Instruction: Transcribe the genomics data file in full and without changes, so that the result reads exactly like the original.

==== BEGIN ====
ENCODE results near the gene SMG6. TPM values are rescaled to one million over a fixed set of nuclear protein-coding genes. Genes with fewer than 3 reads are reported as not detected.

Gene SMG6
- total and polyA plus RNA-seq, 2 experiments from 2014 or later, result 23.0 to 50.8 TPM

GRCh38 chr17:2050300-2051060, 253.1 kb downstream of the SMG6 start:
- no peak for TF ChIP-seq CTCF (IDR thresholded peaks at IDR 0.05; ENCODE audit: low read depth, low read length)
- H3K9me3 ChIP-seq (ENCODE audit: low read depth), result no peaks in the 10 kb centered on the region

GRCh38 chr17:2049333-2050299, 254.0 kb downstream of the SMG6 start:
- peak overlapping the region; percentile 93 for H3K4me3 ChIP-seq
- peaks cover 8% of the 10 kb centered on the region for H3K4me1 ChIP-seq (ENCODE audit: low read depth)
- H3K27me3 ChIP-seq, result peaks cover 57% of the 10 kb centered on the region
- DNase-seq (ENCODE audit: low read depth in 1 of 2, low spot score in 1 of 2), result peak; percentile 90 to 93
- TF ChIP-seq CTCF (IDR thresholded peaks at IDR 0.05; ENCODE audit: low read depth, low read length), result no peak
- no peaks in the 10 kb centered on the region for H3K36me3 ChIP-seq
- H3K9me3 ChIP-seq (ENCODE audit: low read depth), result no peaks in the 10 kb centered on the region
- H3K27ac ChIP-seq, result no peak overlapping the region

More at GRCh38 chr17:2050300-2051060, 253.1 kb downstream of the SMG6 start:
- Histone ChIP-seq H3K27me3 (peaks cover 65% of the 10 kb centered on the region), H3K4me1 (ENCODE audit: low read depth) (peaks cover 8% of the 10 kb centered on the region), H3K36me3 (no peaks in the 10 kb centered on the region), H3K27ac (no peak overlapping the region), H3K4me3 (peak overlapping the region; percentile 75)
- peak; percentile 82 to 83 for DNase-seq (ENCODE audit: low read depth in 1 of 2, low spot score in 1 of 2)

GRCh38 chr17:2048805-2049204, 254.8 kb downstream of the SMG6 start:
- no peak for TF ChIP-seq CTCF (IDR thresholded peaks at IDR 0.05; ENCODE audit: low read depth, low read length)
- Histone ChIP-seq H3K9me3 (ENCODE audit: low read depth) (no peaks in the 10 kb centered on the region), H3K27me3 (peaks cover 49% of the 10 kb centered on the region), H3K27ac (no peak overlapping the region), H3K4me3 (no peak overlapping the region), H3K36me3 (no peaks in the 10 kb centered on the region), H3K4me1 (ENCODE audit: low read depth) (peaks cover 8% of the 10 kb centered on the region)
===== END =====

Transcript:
ENCODE results near the gene SMG6. TPM values are rescaled to one million over a fixed set of nuclear protein-coding genes. Genes with fewer than 3 reads are reported as not detected.

Gene SMG6
- total and polyA plus RNA-seq, 2 experiments from 2014 or later, result 23.0 to 50.8 TPM

GRCh38 chr17:2050300-2051060, 253.1 kb downstream of the SMG6 start:
- no peak for TF ChIP-seq CTCF (IDR thresholded peaks at IDR 0.05; ENCODE audit: low read depth, low read length)
- H3K9me3 ChIP-seq (ENCODE audit: low read depth), result no peaks in the 10 kb centered on the region

GRCh38 chr17:2049333-2050299, 254.0 kb downstream of the SMG6 start:
- peak overlapping the region; percentile 93 for H3K4me3 ChIP-seq
- peaks cover 8% of the 10 kb centered on the region for H3K4me1 ChIP-seq (ENCODE audit: low read depth)
- H3K27me3 ChIP-seq, result peaks cover 57% of the 10 kb centered on the region
- DNase-seq (ENCODE audit: low read depth in 1 of 2, low spot score in 1 of 2), result peak; percentile 90 to 93
- TF ChIP-seq CTCF (IDR thresholded peaks at IDR 0.05; ENCODE audit: low read depth, low read length), result no peak
- no peaks in the 10 kb centered on the region for H3K36me3 ChIP-seq
- H3K9me3 ChIP-seq (ENCODE audit: low read depth), result no peaks in the 10 kb centered on the region
- H3K27ac ChIP-seq, result no peak overlapping the region

More at GRCh38 chr17:2050300-2051060, 253.1 kb downstream of the SMG6 start:
- Histone ChIP-seq H3K27me3 (peaks cover 65% of the 10 kb centered on the region), H3K4me1 (ENCODE audit: low read depth) (peaks cover 8% of the 10 kb centered on the region), H3K36me3 (no peaks in the 10 kb centered on the region), H3K27ac (no peak overlapping the region), H3K4me3 (peak overlapping the region; percentile 75)
- peak; percentile 82 to 83 for DNase-seq (ENCODE audit: low read depth in 1 of 2, low spot score in 1 of 2)

GRCh38 chr17:2048805-2049204, 254.8 kb downstream of the SMG6 start:
- no peak for TF ChIP-seq CTCF (IDR thresholded peaks at IDR 0.05; ENCODE audit: low read depth, low read length)
- Histone ChIP-seq H3K9me3 (ENCODE audit: low read depth) (no peaks in the 10 kb centered on the region), H3K27me3 (peaks cover 49% of the 10 kb centered on the region), H3K27ac (no peak overlapping the region), H3K4me3 (no peak overlapping the region), H3K36me3 (no peaks in the 10 kb centered on the region), H3K4me1 (ENCODE audit: low read depth) (peaks cover 8% of the 10 kb centered on the region)